By Our reporter
Nomanini is a South Africa-founded payments platform that connects financial service providers and fast-moving consumer goods companies to consumers.
Founded in 2011, Nomanini, which means ‘anytime’ in the ‘Siswati’ language, started out as a point-of-sale gadget distributor to retailers where they could be able to sell airtime to customers.
It has since expanded to offer a wide range of financial services in Zambia, Kenya, and beyond.Our team talked to Paul Nyamweya, Nomanini’s Regional Partnerships Manager for East Africa.
He explained the evolution of Nomanini, challenges, and opportunities.
It is more than 10 years since you came into existence: how has the journey been?
It has been great, full of growth and progress but not without challenges. Having started with just a point-of-sale gadget, eventually, we were able to develop a wide-labeled application where retailers could download the app and be able to provide the same service that the gadget was able to do.
Over time, we have been able to expand and partner with banks such as Moza Banco in 2015 and Standard Bank in 2019 to provide solutions relevant to informal retailers.
In 2021, we partnered with another bank and have been able to extend our presence to Zambia, Lesotho, Ivory Coast, and Tanzania and now rolling out in Kenya.
What are your flagship services?
We offer a wide range of value-added services. Once a retailer is registered with us, you can be able to buy air time, electricity, pay bills; and for retailers, if we have a history of their transactions, they can get float loads.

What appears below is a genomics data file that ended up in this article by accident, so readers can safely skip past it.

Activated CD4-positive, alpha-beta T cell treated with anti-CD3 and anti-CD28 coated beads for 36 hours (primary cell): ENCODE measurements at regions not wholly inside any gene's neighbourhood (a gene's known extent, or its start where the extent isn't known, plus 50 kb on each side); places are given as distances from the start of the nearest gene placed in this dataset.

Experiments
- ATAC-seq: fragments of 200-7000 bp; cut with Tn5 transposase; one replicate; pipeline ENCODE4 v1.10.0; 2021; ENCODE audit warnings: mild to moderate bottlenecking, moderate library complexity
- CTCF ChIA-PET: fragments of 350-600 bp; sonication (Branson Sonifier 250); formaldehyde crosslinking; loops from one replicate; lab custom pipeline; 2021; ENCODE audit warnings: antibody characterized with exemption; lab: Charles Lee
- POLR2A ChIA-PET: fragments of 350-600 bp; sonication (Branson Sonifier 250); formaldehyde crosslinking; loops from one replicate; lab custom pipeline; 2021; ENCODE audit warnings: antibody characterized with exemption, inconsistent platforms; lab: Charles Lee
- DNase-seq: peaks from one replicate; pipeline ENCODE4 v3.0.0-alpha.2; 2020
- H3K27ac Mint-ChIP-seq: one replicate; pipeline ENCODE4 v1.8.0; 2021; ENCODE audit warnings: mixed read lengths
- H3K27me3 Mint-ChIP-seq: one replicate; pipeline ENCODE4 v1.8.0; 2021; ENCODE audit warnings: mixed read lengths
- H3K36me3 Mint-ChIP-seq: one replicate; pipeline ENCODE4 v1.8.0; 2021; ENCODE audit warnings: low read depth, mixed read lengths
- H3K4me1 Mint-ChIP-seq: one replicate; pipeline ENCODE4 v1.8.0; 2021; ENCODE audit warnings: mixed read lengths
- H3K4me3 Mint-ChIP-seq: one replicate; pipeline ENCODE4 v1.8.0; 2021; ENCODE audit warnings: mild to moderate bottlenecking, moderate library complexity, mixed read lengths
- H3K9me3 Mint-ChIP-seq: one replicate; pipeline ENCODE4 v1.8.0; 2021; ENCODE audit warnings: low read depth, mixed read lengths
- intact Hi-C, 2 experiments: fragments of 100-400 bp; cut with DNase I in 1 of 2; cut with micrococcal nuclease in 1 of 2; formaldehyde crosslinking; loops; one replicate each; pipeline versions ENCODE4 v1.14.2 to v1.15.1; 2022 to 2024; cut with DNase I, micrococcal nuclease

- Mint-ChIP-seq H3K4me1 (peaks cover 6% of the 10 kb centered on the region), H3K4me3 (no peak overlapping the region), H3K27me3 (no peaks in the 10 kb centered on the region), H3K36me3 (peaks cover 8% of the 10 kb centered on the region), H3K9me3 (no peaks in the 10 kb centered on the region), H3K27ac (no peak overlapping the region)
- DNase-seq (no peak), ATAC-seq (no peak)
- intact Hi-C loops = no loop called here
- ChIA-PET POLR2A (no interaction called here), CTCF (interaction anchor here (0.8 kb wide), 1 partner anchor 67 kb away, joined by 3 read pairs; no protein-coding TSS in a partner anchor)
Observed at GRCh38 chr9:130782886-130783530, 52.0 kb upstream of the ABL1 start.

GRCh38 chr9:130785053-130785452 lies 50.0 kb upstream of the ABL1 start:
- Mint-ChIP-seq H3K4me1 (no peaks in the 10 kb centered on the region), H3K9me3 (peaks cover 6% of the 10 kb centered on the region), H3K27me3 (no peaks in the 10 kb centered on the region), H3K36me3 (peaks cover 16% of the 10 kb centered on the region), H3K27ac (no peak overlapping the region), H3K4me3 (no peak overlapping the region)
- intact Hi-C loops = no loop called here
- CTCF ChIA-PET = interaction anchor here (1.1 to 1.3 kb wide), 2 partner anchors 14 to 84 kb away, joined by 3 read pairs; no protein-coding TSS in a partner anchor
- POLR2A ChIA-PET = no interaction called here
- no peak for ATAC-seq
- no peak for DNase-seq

The other one we are rolling out is the supply chain finance solution…where we partner financial services providers and Fast-Moving Consumer Goods (FMCG) companies to provide what we call stock advances to informal retailers. Then there is another one called Umoja, where we basically integrate with an aggregator where we buy airtime in bulk from mobile service providers and be able to cascade them down to retailers.
How are the numbers looking like?
So far, cumulatively we are at about 15,000 retailers registered on the platform with over 3.3 million dollars in loans given to customers. We have processed over 42 million transactions so far.
How are you ensuring gender equality and usability in service provision?
When you talk about informal trade retailers, many of them are actually women that run them. When you talk about small businesses like salons, barber shops, they are mainly run by youths. So, we are supporting a lot of them. Women and youth are the most vulnerable…When we support these businesses, they are the ones we help grow their businesses.
Our technology is advanced in terms of usability. Most of our transactions are real-time and in terms of KYC (Know-Your-Customer), we do elaborate KYC of at least what is relevant to what we need in terms of collecting customer information.
Most of this information is protected because we sign Non-Disclosure Agreements so that we use it for what it must be used for.
What is your assessment of FinTech in Kenya?